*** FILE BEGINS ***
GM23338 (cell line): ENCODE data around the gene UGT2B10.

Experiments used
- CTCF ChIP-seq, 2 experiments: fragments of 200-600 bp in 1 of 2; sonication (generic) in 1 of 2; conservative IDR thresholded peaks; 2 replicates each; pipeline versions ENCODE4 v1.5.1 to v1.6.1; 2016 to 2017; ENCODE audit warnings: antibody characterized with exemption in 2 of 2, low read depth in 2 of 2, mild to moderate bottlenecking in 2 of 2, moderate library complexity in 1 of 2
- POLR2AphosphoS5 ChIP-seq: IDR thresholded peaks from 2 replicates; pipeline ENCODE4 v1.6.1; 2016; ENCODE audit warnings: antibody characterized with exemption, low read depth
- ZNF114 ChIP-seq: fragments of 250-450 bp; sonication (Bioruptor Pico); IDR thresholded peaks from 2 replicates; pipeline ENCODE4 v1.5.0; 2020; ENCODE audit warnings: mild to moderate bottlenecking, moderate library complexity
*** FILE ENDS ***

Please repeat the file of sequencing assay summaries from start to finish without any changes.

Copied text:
GM23338 (cell line): ENCODE data around the gene UGT2B10.

Experiments used
- CTCF ChIP-seq, 2 experiments: fragments of 200-600 bp in 1 of 2; sonication (generic) in 1 of 2; conservative IDR thresholded peaks; 2 replicates each; pipeline versions ENCODE4 v1.5.1 to v1.6.1; 2016 to 2017; ENCODE audit warnings: antibody characterized with exemption in 2 of 2, low read depth in 2 of 2, mild to moderate bottlenecking in 2 of 2, moderate library complexity in 1 of 2
- POLR2AphosphoS5 ChIP-seq: IDR thresholded peaks from 2 replicates; pipeline ENCODE4 v1.6.1; 2016; ENCODE audit warnings: antibody characterized with exemption, low read depth
- ZNF114 ChIP-seq: fragments of 250-450 bp; sonication (Bioruptor Pico); IDR thresholded peaks from 2 replicates; pipeline ENCODE4 v1.5.0; 2020; ENCODE audit warnings: mild to moderate bottlenecking, moderate library complexity